J Neurol Surg B Skull Base 2022; 83(03): 328-338
DOI: 10.1055/s-0040-1722228
Original Article

Impact of Type of Treatment Center and Access to Care on Mortality and Survival for Skull Base Chordoma and Chondrosarcoma

1   Department of Radiation Oncology, University of Florida College of Medicine, Jacksonville, Florida, United States
,
James E. Bates
1   Department of Radiation Oncology, University of Florida College of Medicine, Jacksonville, Florida, United States
,
Christopher G. Morris
1   Department of Radiation Oncology, University of Florida College of Medicine, Jacksonville, Florida, United States
,
Michael S. Rutenberg
1   Department of Radiation Oncology, University of Florida College of Medicine, Jacksonville, Florida, United States
,
Daniel J. Indelicato
1   Department of Radiation Oncology, University of Florida College of Medicine, Jacksonville, Florida, United States
,
Daryoush Tavanaiepour
2   Department of Neurosurgery, University of Florida College of Medicine, Jacksonville, Florida, United States
,
William M. Mendenhall
1   Department of Radiation Oncology, University of Florida College of Medicine, Jacksonville, Florida, United States
› Institutsangaben
Funding None.

Abstract

Introduction In adults with skull base chordoma or chondrosarcoma, the impact of treatment center and access to care have not been well described in regard to perioperative mortality and survival.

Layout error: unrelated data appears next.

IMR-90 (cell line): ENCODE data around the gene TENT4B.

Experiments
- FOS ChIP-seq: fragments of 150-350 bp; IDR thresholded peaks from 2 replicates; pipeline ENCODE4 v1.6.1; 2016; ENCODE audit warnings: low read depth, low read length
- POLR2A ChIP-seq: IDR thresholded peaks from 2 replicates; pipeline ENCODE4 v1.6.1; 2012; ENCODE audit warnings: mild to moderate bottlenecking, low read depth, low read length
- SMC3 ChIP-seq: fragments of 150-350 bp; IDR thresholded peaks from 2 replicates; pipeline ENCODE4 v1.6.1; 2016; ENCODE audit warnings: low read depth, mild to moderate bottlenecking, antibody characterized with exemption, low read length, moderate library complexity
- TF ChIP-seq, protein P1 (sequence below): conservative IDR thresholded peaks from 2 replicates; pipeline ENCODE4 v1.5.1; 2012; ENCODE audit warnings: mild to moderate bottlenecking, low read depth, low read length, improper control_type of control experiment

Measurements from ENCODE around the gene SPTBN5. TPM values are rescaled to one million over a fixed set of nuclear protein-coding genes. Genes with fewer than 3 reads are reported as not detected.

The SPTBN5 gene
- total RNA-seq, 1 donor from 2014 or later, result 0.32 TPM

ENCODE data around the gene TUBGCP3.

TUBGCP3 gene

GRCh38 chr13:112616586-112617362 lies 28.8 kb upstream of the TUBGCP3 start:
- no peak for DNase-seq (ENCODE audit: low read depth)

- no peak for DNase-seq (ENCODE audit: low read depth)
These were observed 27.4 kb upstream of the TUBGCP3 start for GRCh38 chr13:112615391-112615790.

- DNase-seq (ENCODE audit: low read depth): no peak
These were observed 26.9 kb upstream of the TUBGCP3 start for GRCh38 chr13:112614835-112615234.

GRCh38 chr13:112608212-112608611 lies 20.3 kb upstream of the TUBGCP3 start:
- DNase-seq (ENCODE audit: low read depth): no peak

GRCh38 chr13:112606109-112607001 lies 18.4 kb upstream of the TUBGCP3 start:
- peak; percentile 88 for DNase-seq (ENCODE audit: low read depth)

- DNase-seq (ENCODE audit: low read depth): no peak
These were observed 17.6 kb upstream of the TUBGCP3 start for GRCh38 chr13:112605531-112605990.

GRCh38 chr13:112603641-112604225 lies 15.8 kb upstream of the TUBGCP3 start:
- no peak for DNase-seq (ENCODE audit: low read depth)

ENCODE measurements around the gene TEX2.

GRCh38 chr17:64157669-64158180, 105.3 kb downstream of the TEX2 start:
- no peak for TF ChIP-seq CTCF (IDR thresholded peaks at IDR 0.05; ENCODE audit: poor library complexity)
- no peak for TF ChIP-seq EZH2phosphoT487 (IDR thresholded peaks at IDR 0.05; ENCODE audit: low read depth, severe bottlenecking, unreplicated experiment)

Methods A query of the National Cancer Database (NCDB) and review of 1,102 adults—488 with chordomas and 614 with chondrosarcomas—was performed. The Kaplan–Meier's product limit method and chi-square analysis, respectively, assessed overall survival and 30-day (30D) and 90-day (90D) mortalities.

Results For 925 patients who had surgery and available mortality data, the 30D and 90D mortality rates were 0.9 and 1.5%. Lower education level (p = 0.0185) and treatment at a nonacademic facility (p = 0.016) were associated with increased risk of 90-day mortality. Median follow-up was 52 months and analysis was dichotomized by histology. For those with skull base chordoma, patients from a larger metro size (p = 0.002), age below the median 52 years (p ≤ 0.001), and private insurance (<0.001) were associated with prolonged survival, whereas for skull base chondrosarcoma, the factors were treatment at an academic medical center (p = 0.001), high-volume center (p = 0.007), age below the median 52 years (p ≤ 0.001), higher income (p = 0.043), higher education (p = 0.017), and private insurance (p ≤ 0.001). Comparing high-, medium-, and low-volume centers, high-volume centers were most likely to be academic, deliver radiotherapy, escalate doses >70 Gy, and utilize proton radiotherapy consistent across both disease subsets.

Conclusion Higher educational attainment and treatment at an academic facility were associated with decreased 90D mortality for patients with skull base chordoma and chondrosarcoma. For those with skull base chordoma, larger metro size, younger age, and private insurance were associated with prolonged survival; for those with chondrosarcoma, it was treatment at a high-volume or academic medical center, younger age, higher income or education, and private insurance.



Publikationsverlauf

Eingereicht: 09. April 2020

Angenommen: 04. Oktober 2020

Artikel online veröffentlicht:
09. März 2021

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